A camera lens is made up of a number of individual glass elements (lenses) which work together to focus an image onto the plane of a piece of film or a digital sensor. Each element in the 'stack' of a lens is either there specifically to make the image hitting that sensor more accurate, or to correct for some inherent deficiency that has been introduced as a result of an element within the overall lens. In general, the more expensive the camera lens, the more elements are in the overall lens and/or the better it has been engineered to produce accurate images and reduce deficiencies of the lens design. This is true even if you're using a camera that doesn't have the ability to change lenses.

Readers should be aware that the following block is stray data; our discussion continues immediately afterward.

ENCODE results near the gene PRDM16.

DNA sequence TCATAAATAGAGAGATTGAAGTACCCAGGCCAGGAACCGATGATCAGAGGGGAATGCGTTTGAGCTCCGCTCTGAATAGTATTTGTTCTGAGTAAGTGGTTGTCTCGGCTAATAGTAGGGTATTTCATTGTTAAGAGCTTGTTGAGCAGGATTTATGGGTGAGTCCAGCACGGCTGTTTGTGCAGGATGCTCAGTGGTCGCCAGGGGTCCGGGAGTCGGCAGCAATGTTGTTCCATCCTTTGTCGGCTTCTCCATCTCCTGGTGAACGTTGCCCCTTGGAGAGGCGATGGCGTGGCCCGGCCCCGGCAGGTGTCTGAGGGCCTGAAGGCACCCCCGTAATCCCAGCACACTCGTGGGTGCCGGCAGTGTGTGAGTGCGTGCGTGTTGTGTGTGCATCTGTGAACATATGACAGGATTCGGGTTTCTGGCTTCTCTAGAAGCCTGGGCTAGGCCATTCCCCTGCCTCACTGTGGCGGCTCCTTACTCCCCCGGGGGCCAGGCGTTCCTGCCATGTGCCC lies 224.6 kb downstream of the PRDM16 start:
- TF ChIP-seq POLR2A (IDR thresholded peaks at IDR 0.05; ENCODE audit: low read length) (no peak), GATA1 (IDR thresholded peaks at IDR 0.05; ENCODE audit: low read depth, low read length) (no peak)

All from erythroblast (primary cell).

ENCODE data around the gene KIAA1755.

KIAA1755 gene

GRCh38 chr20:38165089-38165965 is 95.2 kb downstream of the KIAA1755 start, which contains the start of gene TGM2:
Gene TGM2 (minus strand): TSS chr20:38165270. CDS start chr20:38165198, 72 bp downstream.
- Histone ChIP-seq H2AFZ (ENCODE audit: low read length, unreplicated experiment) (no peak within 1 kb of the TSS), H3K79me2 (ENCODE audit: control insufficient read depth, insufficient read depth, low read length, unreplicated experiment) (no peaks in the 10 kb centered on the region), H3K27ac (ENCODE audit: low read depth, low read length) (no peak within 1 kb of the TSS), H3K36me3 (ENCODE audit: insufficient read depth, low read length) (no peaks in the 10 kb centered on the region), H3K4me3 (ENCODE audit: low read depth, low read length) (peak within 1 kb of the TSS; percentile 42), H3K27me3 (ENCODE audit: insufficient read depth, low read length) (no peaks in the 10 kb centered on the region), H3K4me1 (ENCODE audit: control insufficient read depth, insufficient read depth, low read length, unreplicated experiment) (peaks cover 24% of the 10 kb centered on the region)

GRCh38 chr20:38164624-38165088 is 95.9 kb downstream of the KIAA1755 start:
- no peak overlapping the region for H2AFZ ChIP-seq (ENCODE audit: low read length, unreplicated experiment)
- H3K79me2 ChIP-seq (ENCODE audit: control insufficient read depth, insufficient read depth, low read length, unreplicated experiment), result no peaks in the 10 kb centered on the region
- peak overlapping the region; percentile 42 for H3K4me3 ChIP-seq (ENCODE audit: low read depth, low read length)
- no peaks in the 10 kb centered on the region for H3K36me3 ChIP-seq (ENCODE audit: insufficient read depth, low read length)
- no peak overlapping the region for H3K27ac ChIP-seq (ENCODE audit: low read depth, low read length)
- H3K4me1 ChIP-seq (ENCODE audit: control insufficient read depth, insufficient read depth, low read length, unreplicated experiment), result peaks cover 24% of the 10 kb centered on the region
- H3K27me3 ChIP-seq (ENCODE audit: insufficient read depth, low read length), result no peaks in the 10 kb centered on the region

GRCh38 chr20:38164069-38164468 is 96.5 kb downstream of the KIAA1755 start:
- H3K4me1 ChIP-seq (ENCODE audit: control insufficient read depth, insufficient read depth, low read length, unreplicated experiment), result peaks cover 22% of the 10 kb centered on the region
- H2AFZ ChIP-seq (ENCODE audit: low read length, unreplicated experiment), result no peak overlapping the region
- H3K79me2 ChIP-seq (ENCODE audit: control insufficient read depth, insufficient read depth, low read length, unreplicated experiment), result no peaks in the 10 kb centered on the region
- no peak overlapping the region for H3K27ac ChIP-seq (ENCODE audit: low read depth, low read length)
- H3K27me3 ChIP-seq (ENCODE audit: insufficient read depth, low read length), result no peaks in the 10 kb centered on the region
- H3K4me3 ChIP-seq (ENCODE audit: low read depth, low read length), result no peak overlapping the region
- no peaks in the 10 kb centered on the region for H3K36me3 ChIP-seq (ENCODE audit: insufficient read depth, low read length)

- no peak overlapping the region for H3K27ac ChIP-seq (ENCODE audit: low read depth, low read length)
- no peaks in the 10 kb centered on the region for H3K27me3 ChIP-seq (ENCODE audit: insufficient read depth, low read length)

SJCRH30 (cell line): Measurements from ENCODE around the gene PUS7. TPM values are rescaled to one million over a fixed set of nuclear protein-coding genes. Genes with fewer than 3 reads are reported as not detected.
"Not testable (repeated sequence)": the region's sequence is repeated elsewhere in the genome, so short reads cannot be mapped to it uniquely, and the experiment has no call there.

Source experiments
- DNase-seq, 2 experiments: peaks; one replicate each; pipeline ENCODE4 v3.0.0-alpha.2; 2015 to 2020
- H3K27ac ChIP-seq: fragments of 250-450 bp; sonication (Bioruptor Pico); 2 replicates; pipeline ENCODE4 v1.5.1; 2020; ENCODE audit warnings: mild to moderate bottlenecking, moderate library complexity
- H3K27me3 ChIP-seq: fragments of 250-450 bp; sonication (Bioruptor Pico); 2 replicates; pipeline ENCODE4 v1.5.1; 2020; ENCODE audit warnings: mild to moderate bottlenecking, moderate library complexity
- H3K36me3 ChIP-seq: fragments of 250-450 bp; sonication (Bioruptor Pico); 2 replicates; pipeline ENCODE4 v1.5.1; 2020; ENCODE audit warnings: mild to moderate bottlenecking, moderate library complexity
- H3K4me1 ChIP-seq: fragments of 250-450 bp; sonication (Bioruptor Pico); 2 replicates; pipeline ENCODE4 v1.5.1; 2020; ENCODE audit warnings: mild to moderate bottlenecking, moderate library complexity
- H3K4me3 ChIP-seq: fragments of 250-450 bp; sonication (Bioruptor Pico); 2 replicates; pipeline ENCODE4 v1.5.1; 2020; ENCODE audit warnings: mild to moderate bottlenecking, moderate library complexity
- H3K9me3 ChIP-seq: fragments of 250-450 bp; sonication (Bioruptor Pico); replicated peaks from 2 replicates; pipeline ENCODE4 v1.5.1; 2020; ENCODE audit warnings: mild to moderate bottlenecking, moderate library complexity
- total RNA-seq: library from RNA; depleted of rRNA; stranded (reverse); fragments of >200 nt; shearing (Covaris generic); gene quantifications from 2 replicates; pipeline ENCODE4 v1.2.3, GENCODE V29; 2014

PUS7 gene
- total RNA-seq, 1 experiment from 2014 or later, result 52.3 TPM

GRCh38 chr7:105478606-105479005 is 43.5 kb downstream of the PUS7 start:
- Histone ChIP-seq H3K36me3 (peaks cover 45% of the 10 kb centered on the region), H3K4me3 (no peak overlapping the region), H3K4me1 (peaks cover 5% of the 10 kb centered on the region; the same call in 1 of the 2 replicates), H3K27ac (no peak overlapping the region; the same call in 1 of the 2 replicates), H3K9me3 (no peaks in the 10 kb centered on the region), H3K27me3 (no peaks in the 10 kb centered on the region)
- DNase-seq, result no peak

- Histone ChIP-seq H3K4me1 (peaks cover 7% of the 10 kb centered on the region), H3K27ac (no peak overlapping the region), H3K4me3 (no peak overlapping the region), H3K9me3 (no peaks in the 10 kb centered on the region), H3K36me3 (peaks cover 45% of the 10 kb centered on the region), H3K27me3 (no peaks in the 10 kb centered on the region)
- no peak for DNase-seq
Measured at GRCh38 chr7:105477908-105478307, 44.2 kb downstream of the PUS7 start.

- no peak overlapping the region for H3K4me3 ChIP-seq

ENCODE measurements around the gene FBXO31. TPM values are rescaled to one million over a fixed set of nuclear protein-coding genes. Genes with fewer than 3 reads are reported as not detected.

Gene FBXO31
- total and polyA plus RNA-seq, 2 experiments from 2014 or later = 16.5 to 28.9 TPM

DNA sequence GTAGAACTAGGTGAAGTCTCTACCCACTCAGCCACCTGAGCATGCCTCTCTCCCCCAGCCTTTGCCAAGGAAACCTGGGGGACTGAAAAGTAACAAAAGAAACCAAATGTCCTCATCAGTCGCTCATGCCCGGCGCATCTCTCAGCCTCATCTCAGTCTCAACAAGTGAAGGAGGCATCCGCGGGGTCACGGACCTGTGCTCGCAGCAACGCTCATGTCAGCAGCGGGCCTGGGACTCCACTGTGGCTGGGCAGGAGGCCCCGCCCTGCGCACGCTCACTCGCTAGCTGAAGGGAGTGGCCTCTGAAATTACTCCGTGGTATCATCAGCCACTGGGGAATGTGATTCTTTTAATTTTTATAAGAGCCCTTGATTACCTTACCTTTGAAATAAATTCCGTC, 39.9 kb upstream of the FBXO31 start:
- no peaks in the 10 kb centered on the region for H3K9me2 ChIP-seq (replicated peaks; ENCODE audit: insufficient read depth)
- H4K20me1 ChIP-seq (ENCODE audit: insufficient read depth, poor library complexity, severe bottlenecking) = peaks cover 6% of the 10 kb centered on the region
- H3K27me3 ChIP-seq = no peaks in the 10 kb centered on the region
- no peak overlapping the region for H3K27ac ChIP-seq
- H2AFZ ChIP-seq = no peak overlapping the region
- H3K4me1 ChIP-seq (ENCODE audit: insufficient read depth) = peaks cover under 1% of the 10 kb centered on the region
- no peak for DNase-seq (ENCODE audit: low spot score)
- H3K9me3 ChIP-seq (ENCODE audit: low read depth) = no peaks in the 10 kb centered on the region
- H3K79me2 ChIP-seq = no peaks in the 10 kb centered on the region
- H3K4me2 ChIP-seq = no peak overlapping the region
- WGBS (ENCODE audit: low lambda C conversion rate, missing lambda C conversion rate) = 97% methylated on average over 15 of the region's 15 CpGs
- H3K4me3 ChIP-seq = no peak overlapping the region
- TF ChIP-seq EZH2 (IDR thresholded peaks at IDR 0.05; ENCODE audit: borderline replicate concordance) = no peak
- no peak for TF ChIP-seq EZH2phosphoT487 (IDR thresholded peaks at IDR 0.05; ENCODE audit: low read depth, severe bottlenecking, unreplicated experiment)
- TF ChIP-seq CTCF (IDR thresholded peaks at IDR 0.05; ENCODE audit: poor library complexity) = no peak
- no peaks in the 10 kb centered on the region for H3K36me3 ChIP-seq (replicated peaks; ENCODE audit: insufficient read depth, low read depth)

Does adding a modifier- generally speaking a modifier of significantly lower quality than any other element likely to be used- to the front of the 'stack' of elements that makes up a lens detract from the quality of a lenses optics? Yes. Absolutely. Your picture will never be as sharp or accurate as if you hadn't added the modifier to the front of the lens. In fact, it will be significantly degraded. Period.
Is it a worthwhile purchase? That depends on what you're looking to accomplish with your photography, and what (in general) you want your pictures to look like. If you like the 'lo-fi' photography look that can be achieved through the use of things like Lensbabys, and Lomo cameras, then you're likely to think the look that comes from one of these modifiers is a great addition to your bag. If, on the other hand, you're hoping for performance that in any way rivals an actual fisheye or wide-angle lens, it would be better to avoid such modifiers because the quality of the images you'll be able to make won't even be in the same city as a dedicated lens would, let alone the same ballpark.